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"New York Painting and Sculpture: 1940 – 1970" was the Met’s most exciting exhibition to date under the auspices of director Thomas Hoving, who turned Henry Geldzahler loose to prick the art world to alertness. Paul Kasmin Gallery announces "The New York School, 1969: Henry Geldzahler at the Metropolitan Museum of Art," on view at 293 Tenth Avenue from January 13 – March 14, 2015. Curated by Stewart Waltzer, this comprehensive group show reprises Geldzahler’s seminal exhibition and includes exemplary works by Josef Albers, Alexander Calder, John Chamberlain, Joseph Cornell, Mark di Suvero, Dan Flavin, Helen Frankenthaler, Adolph Gottlieb, Hans Hofmann, Donald Judd, Ellsworth Kelly, Roy Lichtenstein, Morris Louis, Robert Motherwell, Isamu Noguchi, Kenneth Noland, Claes Oldenberg, Jules Olitski, Robert Rauschenberg, James Rosenquist, Frank Stella and Andy Warhol, featuring works from the original exhibition.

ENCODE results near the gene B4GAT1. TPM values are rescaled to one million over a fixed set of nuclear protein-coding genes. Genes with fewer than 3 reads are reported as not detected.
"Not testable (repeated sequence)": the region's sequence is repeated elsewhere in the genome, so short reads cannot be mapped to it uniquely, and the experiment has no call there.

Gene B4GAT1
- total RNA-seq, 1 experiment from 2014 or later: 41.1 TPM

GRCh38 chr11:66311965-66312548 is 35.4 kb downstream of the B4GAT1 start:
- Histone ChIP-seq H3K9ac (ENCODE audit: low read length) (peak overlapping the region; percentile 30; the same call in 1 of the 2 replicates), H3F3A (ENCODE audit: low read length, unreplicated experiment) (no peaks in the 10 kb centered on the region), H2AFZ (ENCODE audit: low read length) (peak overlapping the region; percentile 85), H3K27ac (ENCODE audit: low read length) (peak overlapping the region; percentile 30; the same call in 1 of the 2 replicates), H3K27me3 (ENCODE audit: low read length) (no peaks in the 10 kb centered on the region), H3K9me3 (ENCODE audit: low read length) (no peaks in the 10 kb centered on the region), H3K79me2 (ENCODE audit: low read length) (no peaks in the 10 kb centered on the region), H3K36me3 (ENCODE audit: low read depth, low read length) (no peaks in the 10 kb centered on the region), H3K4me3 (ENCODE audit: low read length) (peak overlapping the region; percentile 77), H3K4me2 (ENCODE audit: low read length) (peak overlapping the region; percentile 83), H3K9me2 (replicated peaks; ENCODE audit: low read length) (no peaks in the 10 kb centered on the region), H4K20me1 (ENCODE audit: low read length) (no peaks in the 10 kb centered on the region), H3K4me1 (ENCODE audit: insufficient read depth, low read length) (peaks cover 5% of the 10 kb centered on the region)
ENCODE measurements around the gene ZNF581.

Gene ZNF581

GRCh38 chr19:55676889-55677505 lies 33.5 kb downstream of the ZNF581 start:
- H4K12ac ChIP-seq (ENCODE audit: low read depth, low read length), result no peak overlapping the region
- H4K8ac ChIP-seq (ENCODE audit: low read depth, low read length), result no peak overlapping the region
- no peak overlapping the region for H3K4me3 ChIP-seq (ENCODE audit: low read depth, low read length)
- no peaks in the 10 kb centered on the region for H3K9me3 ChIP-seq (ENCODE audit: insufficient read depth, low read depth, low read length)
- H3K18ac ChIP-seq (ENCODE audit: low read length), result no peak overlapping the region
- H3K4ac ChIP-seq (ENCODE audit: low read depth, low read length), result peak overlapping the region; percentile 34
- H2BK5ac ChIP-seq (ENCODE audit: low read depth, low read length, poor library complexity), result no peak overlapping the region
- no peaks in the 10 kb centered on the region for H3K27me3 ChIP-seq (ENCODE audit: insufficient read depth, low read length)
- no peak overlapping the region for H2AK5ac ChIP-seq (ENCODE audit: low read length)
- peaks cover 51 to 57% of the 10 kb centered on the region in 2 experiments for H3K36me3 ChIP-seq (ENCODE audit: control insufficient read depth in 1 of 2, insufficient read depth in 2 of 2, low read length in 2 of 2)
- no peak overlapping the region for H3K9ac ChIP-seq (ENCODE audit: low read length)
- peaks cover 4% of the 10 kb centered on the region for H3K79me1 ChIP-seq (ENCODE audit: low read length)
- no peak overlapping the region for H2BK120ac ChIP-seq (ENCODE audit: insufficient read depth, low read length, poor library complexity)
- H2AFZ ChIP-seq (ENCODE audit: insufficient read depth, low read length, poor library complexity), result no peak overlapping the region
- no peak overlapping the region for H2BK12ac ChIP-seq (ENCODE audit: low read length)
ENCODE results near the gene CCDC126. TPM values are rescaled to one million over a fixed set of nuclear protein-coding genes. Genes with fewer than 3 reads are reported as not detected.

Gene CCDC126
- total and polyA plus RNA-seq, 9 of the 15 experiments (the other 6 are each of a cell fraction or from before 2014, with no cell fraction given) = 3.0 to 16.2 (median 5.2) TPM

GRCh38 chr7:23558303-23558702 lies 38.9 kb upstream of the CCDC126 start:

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Maxwell K. Hearn remembers when he first arrived at the Metropolitan Museum of Art in 1971. “There were only two spaces for Asian art: the Great Hall Balcony, which housed Chinese ceramics, and an adjacent gallery of Chinese Buddhist art,” he recalled. “Douglas Dillon, then chairman, and Thomas Hoving, the director, surveyed the museum and realized that Asian art was the weakest department. They also recognized that it was too important an area to neglect.”

Since then the number of galleries devoted to Asian art has grown to over 50, and the Met now has one of the world’s greatest collections.

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